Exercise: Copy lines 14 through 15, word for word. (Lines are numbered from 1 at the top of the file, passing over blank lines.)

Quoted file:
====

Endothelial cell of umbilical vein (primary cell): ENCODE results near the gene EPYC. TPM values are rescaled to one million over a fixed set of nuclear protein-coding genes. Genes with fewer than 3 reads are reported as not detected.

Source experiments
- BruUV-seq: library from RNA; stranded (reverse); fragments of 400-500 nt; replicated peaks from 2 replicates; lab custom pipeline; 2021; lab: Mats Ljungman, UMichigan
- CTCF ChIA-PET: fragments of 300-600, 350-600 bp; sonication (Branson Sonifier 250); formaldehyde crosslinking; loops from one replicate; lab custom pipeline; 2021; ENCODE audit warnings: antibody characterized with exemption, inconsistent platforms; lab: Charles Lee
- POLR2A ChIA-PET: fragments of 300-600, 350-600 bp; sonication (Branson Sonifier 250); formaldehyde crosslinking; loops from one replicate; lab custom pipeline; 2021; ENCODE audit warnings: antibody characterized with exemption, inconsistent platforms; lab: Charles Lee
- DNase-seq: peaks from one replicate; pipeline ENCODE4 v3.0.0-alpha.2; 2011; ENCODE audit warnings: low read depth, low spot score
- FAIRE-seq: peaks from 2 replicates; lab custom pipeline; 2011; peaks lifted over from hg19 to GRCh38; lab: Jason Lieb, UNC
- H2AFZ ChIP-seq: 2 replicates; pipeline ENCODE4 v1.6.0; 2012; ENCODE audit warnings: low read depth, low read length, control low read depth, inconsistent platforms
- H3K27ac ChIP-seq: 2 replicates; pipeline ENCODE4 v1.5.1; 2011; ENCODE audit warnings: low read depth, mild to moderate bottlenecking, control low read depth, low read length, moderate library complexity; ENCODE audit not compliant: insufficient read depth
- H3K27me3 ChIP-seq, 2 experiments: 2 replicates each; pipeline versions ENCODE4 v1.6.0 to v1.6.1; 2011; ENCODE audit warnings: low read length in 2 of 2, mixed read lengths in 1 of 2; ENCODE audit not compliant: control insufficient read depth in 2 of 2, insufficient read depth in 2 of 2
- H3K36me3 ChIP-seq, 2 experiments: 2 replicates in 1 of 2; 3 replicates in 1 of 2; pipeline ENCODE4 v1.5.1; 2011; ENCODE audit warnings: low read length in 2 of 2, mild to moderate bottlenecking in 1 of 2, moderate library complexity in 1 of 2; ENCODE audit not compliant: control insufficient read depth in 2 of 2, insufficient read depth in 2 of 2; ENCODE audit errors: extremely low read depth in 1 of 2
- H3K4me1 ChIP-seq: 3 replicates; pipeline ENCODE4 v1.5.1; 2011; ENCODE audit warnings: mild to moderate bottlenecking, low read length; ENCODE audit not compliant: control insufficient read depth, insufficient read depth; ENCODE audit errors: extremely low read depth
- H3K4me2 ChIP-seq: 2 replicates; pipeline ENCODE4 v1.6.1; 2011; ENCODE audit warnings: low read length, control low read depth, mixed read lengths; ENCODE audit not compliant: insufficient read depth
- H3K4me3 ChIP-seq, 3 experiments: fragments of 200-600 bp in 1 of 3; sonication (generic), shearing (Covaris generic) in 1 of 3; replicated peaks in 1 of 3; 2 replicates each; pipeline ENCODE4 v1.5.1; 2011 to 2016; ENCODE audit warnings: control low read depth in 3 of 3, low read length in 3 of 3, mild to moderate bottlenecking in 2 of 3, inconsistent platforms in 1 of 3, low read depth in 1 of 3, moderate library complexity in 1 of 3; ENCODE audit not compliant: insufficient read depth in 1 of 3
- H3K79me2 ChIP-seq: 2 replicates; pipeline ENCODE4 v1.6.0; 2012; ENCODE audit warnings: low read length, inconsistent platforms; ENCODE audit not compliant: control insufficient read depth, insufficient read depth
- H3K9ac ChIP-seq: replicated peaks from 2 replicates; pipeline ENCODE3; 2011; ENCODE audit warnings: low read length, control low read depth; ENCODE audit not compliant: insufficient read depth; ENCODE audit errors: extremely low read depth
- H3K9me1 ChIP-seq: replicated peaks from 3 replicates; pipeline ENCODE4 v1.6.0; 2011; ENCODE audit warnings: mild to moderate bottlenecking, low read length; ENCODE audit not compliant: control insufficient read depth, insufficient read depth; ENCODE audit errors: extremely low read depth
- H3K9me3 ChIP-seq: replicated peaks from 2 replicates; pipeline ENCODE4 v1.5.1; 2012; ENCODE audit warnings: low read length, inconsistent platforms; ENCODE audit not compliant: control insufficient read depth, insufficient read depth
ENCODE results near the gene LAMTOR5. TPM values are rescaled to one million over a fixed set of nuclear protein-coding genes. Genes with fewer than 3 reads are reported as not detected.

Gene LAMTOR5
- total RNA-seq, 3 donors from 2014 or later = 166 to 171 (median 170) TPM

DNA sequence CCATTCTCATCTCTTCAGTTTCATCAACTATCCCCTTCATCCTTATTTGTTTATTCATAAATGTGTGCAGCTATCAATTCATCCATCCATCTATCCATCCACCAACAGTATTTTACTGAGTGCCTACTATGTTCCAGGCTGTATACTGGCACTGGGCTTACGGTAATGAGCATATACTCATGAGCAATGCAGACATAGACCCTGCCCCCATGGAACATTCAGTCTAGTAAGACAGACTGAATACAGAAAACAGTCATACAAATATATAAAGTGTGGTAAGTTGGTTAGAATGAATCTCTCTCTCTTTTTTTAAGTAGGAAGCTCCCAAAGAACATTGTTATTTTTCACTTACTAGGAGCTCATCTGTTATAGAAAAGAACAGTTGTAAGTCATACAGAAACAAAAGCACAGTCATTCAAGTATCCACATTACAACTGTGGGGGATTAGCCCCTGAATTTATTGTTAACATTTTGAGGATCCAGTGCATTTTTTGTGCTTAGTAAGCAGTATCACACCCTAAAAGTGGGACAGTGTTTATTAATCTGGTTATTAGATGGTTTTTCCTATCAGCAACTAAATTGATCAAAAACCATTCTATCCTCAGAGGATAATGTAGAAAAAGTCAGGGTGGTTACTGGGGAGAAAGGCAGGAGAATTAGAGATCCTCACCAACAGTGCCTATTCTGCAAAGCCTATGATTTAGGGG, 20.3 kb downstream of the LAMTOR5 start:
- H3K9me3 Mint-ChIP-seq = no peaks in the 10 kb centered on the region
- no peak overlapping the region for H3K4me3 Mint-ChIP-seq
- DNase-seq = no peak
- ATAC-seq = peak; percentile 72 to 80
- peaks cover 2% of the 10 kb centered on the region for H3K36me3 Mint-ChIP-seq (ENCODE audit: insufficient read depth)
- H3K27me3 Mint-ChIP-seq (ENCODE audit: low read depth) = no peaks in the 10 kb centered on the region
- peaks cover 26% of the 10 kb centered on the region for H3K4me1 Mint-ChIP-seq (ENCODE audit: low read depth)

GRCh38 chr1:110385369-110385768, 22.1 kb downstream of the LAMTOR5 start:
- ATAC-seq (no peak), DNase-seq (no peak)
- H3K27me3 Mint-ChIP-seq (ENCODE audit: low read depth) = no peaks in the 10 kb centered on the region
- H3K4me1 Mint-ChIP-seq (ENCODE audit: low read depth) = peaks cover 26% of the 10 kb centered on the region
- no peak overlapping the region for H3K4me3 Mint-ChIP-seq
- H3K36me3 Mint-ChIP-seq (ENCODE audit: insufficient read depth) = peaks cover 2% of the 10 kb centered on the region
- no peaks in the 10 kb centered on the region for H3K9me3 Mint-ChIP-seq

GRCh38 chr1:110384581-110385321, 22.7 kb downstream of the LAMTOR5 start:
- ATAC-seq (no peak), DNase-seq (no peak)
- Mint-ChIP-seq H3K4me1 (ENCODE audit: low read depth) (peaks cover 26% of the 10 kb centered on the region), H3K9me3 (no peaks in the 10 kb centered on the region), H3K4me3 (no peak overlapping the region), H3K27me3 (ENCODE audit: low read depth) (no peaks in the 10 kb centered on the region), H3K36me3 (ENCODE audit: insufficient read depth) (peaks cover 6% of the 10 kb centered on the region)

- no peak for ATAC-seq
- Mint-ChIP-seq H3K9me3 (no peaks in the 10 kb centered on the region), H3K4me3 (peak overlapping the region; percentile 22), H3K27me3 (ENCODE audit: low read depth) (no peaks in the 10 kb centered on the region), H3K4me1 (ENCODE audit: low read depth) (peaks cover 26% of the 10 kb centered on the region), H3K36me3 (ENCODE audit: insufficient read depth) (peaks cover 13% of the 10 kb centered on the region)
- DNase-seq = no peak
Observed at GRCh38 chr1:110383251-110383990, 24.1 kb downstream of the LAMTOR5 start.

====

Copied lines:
- H3K4me3 ChIP-seq, 3 experiments: fragments of 200-600 bp in 1 of 3; sonication (generic), shearing (Covaris generic) in 1 of 3; replicated peaks in 1 of 3; 2 replicates each; pipeline ENCODE4 v1.5.1; 2011 to 2016; ENCODE audit warnings: control low read depth in 3 of 3, low read length in 3 of 3, mild to moderate bottlenecking in 2 of 3, inconsistent platforms in 1 of 3, low read depth in 1 of 3, moderate library complexity in 1 of 3; ENCODE audit not compliant: insufficient read depth in 1 of 3
- H3K79me2 ChIP-seq: 2 replicates; pipeline ENCODE4 v1.6.0; 2012; ENCODE audit warnings: low read length, inconsistent platforms; ENCODE audit not compliant: control insufficient read depth, insufficient read depth